I have just started an online course which promises to give me some tips on how to write decent fiction. With two practice assignments under my belt, I am already feeling possessive and strangely secretive about what I have produced so far. Luckily, Scatterling provides a temporary smoke screen.
We have the commonality that the British Empire smeared over its former colonies to thank for the unsolicited accuracy of detail in the illustration of the following story. That, and the persistent and perverse love of cricket which the illustrator and I share, despite being girls and despite her being from Australia and my being from southern Africa originally. That my feminism is well-grounded and integrated gives me the liberty to call two grown women “girls”. Anyway, describe us how you like; the fact is that cricket is a great game for the whole family to enjoy, no matter how you look at it.
Not my sister, but the other kids and I would stand under the grand stands at cricket matches and wait for spectators to drop their cigarette butts.
We would grab them and smoke them almost to the quick, then burn holes in discarded plastic cups lying on the ground.
When asked, we always said we had been playing “tip and run” at the back. We were not convincing liars.
My sister never drank tea, either.
Not only do children smoke, they also drink alcohol even if they have come from – arguably – the most well-regulated families, as the next story shows.
At 11, I managed to get a whole bunch of kids in the 6-8 shirt size range completely drunk within five seconds flat. They were rolling about on the lawn in their swimming costumes.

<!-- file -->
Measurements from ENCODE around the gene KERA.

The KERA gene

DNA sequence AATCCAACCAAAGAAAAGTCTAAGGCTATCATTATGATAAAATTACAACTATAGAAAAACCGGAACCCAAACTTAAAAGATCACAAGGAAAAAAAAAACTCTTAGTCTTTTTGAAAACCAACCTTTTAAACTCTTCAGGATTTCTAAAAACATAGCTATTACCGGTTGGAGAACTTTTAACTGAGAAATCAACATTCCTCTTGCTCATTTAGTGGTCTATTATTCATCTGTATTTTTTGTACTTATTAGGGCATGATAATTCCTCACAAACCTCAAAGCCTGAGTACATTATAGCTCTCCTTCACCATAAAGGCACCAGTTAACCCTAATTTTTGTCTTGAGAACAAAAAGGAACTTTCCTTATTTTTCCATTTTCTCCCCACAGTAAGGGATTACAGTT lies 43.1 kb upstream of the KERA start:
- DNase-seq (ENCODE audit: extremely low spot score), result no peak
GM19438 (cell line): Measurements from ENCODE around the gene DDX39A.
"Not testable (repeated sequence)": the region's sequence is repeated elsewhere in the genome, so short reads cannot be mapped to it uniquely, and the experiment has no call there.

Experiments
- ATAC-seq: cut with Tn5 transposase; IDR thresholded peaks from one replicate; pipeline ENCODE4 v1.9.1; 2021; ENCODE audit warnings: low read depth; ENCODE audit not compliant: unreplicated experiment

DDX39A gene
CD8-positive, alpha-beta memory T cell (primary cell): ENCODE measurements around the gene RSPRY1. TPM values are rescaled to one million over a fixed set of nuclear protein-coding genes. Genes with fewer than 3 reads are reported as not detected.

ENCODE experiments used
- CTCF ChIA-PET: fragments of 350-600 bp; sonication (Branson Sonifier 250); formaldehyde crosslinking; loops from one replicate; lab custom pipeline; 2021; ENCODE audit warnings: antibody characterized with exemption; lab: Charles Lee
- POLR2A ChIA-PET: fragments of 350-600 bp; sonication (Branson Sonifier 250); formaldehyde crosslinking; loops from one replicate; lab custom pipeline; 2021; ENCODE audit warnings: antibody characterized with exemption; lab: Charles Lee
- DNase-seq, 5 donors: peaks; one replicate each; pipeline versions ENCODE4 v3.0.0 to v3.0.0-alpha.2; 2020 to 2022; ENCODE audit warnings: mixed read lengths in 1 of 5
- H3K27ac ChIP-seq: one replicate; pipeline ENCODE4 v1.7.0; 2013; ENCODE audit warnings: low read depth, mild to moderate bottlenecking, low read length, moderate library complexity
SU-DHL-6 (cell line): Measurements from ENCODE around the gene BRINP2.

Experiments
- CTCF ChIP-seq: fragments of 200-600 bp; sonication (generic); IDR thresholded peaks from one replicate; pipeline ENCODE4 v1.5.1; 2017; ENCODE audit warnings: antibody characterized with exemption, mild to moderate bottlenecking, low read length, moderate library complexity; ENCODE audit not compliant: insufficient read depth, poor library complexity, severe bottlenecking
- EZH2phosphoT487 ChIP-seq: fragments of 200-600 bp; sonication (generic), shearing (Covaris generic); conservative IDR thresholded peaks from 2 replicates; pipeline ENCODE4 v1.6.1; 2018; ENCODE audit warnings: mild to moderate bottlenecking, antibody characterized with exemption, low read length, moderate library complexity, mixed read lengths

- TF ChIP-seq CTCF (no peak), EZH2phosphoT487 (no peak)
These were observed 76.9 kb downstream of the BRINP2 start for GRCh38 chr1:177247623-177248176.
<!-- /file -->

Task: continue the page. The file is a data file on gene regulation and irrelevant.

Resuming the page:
What they were trying to do, was stand up. But they kept falling down and giggling uncontrollably.
It was an unintentional mixture of four parts vodka to one part red cool drink at afternoon refreshment time that did it.
The three mommies of these children were ostensibly watching me prepare and dispense these beverages.
This was the day my other aunt taught me the difference between decanters and designer water bottles.
And then, there are always frogs. I love the portrait of me here:
Once the rainy season had begun, frogs could be found in the stream, which covertly ran through the suburb near the school. I would catch them and hold them with my bare hands.
Boys are mostly cissies in this regard.
Tune in next time, when I shall deal with the fascinating subjects of Boxing, Golf and The F-word. If you cannot contain your curiosity until whenever I next get a chance to post something here, you can always purchase the book from Amazon. To order your own copy, click on the picture below:
© 2015 Allison Wright
Let’s face it, you were never going to grow up and fit into an office job, were you?
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Amazingly, I was in the corporate world for 22 years, of which 15 were lived in court shoes, pencil skirts and stockings! A veritable model of conservatism, I was! The last seven of those years, I had jobs relating to agro-industry, but on occasion had to forfeit my jeans, boots and shirts for more formal meetings. While in agro-industry administrative-managerial positions, it always gave me great pleasure to attend meetings with banking officials (including those from the Reserve Bank of Zimbabwe) dressed in my “farming” gear. As a semi-workaholic, having two jobs – a full-time one and that of freelance translator – did not present any particular problems.
Some of this rings so true for me too! I’ll say it again – I do enjoy your blogs so much xxx
I shall keep blogging in that case, Eleanor! 😉